As war against Saddam creeps ever closer, anti-war partisans are feeling powerless and underappreciated. To them, the media seem dominated by a White House war machine that is intimidating sheepish reporters. Helen Thomas, who doesn't ask questions so much as accuse the administration of heinous motives and declare that President Bush is the worst leader in our history, is their kind of “reporter.”

Some in the press are hearing these left-wing complaints and rushing to counter-program against the apparently oppressive grip of Bush media dominance. Last week, the anti-war media forum of choice was ABC's "Nightline," including a 90-minute "town meeting" that asked the loaded question: "War in Iraq: Why Now?"

Here's how Koppel set up the March 4, 2003, "Nightline" special:

There's a sardonic two-liner making the rounds here in Washington these days, how do we know that Saddam Hussein has biological and chemical weapons? We have the receipts. Nasty, but there's an element of truth to it. Back in the 1980s, when we were all a little more worried about the Iranians than we were about the Iraqis, the United States, Britain, France and Germany, extended all kinds of assistance to the government of Saddam Hussein, including the wherewithal to produce biochemical weapons. And when his forces actually used chemical weapons against the Iraqi Kurds in, back in 1988, there wasn't a great deal of outrage from the Reagan-Bush White House. Yes, Saddam presides over a brutal and corrupt dictatorship. But that's been the case for the better part of 25 years. All the reasons, in other words, for going to war against Saddam have existed for a long, long time. One can easily make the case that he should have been rooted out of there some time ago, but why now?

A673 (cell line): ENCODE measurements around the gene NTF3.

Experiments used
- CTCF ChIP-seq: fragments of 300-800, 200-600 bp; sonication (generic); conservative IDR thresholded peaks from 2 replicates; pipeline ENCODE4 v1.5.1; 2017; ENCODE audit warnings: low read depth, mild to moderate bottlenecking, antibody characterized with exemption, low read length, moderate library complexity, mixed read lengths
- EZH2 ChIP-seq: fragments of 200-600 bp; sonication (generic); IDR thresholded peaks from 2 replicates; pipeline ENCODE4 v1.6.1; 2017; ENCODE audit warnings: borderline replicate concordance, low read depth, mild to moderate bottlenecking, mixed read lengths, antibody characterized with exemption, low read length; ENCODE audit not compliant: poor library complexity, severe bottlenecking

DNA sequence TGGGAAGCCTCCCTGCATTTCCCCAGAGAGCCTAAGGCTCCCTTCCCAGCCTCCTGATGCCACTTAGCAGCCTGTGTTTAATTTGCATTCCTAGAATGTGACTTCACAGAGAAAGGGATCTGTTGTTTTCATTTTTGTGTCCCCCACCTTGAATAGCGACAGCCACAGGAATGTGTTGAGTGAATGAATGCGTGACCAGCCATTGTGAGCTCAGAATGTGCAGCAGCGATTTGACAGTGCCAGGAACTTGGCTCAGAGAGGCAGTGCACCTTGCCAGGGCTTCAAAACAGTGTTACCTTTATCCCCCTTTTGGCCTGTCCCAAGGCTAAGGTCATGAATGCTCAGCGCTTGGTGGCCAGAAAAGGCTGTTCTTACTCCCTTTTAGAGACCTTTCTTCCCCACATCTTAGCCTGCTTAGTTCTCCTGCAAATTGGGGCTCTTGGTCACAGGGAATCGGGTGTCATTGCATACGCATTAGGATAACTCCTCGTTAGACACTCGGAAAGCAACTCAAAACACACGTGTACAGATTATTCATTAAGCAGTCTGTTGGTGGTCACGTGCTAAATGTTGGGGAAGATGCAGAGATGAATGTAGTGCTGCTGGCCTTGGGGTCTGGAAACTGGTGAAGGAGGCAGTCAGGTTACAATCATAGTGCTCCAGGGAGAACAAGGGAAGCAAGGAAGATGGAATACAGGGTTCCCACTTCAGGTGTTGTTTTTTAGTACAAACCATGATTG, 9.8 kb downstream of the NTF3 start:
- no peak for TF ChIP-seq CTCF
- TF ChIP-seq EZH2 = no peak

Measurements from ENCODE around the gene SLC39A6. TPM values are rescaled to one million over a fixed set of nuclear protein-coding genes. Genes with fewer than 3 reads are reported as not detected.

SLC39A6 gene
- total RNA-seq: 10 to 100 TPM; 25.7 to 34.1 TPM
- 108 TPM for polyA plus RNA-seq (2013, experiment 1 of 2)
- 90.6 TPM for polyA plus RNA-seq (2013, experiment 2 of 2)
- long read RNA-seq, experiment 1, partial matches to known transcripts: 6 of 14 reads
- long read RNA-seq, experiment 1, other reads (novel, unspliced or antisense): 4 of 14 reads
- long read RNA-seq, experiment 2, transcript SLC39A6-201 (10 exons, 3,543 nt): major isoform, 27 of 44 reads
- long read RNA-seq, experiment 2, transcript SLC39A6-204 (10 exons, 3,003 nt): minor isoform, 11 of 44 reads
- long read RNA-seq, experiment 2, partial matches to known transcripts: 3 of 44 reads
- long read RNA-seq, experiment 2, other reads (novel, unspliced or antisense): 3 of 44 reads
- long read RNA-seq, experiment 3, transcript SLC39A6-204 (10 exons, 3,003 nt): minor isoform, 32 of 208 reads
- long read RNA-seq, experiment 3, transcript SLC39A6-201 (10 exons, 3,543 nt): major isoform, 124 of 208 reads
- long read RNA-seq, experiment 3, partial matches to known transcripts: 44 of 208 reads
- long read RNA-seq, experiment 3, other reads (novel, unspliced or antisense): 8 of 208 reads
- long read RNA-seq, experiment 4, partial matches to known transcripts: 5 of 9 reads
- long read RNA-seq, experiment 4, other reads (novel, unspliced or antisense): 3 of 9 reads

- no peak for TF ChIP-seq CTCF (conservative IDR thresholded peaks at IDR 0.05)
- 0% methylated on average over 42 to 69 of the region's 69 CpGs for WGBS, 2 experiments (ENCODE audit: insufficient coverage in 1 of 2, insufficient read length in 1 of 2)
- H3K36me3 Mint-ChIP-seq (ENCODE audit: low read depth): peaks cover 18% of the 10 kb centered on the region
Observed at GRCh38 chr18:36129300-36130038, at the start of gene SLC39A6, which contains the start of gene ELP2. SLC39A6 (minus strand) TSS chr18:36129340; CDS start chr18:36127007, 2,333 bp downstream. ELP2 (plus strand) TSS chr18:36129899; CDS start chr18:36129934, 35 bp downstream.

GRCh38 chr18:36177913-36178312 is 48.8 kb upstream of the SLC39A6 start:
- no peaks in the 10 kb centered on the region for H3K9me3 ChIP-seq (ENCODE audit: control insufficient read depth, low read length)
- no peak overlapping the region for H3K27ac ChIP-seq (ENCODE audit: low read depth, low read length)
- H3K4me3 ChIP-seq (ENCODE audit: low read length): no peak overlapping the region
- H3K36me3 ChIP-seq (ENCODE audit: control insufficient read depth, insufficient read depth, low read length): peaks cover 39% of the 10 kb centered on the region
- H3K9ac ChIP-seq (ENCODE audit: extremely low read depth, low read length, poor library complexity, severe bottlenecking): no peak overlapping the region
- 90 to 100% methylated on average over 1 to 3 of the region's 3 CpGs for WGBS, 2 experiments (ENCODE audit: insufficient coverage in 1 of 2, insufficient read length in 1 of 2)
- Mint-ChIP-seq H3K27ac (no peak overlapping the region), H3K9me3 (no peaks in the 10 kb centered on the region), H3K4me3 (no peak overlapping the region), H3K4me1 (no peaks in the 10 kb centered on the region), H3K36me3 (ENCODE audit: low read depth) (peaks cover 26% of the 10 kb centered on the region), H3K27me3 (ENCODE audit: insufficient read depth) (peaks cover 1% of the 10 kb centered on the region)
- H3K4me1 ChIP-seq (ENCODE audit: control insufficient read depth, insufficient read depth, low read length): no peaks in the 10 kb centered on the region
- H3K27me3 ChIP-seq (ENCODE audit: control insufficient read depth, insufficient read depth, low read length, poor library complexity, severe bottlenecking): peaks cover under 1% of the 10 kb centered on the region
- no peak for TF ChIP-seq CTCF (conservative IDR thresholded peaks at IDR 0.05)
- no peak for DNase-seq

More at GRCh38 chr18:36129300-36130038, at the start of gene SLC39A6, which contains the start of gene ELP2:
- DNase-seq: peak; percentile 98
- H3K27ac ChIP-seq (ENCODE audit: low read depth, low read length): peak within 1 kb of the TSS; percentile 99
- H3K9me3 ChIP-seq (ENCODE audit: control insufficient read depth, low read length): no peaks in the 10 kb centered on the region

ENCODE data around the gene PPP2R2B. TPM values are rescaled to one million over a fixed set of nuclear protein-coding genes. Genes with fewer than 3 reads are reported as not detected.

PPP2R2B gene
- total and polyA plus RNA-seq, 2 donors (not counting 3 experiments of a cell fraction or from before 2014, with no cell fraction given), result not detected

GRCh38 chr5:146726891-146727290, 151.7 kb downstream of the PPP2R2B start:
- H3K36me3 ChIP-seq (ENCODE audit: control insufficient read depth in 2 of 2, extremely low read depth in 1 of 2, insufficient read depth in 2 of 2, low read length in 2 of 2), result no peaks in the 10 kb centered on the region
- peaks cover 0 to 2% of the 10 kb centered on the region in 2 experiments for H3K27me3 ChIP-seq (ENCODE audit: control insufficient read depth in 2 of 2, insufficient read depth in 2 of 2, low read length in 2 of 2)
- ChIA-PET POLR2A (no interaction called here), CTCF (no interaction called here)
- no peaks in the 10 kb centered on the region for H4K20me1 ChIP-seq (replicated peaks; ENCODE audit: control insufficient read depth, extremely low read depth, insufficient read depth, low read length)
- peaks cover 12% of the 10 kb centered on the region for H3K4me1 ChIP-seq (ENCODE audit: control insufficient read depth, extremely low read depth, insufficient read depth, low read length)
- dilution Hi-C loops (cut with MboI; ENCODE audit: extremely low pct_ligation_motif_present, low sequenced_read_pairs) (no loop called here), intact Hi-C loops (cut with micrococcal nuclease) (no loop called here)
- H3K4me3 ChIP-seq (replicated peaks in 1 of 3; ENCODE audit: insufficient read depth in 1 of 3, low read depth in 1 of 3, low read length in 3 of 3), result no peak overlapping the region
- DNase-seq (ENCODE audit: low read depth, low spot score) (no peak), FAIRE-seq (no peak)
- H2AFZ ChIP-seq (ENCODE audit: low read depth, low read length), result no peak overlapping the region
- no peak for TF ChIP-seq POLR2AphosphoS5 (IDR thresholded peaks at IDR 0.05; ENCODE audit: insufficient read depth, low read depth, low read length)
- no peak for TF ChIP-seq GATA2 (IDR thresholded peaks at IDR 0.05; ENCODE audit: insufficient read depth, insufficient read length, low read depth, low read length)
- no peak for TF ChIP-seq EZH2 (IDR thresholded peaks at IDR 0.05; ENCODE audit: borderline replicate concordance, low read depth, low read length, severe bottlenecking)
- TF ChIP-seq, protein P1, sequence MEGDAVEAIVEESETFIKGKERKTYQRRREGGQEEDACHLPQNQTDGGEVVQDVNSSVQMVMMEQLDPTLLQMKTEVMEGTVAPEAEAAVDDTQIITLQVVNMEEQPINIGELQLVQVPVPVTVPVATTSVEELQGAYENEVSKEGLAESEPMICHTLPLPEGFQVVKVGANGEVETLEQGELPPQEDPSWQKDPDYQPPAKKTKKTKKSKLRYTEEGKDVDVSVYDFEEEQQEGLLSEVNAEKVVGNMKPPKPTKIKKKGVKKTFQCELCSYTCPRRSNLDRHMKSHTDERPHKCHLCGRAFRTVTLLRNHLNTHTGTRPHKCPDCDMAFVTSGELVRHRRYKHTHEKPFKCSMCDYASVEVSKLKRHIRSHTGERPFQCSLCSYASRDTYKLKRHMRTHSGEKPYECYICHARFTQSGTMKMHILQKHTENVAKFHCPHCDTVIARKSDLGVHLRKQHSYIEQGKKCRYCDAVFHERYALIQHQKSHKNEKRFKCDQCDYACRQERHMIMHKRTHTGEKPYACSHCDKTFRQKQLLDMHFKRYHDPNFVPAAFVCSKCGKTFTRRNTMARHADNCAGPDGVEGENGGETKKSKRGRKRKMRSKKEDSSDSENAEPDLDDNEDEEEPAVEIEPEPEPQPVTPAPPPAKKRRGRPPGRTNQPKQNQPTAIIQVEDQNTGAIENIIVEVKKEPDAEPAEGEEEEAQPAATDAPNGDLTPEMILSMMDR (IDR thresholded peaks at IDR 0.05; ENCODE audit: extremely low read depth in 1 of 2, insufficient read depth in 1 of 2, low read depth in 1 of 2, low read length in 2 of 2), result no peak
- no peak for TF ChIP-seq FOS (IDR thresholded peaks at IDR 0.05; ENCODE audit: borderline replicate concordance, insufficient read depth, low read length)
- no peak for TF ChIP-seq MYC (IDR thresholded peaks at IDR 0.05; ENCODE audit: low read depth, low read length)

Koppel then brought on six guests to discuss the issue:

Carl Levin, a Democratic senator from Michigan. John McCain, a Republican senator from Arizona. Joseph Wilson is the former US Ambassador to Iraq. James Woolsey is a former director of the CIA. Susan Thistelthwaite is an ordained minister of the United Church of Christ and president of the Chicago Theological Seminary. And Richard Land is an ordained Baptist minister and president of the Ethics and Religious Liberty Commission of the Southern Baptist Convention.

As Bozell observed:

The panel of six experts was split half and half, but the questions were tilted way off to the left: 11 of 13 inquiries posed to them stressed time-worn anti-war bromides.